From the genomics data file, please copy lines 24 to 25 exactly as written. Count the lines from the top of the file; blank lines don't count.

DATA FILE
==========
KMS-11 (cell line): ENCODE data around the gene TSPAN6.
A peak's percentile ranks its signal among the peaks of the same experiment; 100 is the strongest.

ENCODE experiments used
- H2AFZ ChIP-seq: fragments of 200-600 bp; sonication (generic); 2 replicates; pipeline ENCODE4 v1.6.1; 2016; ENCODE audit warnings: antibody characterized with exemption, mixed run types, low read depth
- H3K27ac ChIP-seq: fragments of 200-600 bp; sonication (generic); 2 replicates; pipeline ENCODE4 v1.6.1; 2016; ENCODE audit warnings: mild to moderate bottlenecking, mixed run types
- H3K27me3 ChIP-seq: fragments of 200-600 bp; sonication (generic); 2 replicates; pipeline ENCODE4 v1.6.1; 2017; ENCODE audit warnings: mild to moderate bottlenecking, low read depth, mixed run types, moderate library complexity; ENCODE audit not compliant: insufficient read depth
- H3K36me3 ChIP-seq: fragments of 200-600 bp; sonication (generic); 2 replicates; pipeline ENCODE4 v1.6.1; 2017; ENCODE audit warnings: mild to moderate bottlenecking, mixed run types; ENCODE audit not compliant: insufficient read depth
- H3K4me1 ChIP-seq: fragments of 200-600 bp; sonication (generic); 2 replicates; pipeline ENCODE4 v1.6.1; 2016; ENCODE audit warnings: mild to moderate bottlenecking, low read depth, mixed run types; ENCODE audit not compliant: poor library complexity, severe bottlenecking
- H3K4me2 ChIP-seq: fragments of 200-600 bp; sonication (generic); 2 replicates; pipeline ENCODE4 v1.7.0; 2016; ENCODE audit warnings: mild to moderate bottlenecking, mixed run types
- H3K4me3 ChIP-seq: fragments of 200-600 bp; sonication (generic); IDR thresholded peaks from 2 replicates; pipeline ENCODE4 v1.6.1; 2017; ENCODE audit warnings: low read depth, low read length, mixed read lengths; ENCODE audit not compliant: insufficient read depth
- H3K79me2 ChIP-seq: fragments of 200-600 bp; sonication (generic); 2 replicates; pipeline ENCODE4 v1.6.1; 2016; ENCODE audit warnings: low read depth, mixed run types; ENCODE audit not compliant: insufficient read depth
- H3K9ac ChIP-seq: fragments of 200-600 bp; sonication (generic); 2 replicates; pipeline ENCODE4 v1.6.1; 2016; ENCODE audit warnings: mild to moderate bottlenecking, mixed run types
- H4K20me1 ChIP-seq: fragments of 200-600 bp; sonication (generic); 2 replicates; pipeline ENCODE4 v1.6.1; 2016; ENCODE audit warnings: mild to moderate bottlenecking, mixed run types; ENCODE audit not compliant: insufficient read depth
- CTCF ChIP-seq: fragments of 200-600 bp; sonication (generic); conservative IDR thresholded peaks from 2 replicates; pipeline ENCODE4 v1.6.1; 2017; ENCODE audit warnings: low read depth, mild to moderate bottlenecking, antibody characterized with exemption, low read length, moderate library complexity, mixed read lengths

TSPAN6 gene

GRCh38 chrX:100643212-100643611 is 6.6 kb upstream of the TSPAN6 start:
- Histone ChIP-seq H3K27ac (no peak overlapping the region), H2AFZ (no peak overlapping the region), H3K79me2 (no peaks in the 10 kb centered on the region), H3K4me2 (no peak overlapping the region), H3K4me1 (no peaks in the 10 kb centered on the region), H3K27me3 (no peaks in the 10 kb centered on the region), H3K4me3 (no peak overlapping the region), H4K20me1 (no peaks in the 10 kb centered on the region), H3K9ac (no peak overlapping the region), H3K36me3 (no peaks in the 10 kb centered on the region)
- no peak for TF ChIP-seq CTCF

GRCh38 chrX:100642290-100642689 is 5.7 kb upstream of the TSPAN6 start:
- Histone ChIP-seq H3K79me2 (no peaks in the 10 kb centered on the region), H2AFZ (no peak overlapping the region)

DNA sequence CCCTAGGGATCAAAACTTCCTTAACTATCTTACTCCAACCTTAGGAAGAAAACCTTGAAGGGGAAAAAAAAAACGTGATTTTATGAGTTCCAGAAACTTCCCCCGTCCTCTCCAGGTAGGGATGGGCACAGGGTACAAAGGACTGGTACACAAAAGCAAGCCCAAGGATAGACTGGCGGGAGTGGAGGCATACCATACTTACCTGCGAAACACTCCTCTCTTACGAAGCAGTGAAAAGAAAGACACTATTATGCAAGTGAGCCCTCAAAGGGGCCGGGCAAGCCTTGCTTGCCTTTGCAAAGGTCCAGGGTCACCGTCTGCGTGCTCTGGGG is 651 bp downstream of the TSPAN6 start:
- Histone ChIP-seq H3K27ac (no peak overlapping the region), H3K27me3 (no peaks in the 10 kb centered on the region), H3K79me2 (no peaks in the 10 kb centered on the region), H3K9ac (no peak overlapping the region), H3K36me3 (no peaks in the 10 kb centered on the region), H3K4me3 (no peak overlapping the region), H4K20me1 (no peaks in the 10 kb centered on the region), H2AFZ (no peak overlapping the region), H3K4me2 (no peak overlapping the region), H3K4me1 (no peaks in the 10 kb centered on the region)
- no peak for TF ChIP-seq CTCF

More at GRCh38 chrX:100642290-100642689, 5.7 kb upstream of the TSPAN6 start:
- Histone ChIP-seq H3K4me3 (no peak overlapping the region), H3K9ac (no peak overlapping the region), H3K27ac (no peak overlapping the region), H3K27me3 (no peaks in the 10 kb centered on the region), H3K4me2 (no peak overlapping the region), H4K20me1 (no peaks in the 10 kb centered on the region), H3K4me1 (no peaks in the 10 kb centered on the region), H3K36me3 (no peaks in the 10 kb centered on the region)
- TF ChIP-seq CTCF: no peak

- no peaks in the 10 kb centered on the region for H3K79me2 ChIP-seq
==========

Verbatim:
More at GRCh38 chrX:100642290-100642689, 5.7 kb upstream of the TSPAN6 start:
- Histone ChIP-seq H3K4me3 (no peak overlapping the region), H3K9ac (no peak overlapping the region), H3K27ac (no peak overlapping the region), H3K27me3 (no peaks in the 10 kb centered on the region), H3K4me2 (no peak overlapping the region), H4K20me1 (no peaks in the 10 kb centered on the region), H3K4me1 (no peaks in the 10 kb centered on the region), H3K36me3 (no peaks in the 10 kb centered on the region)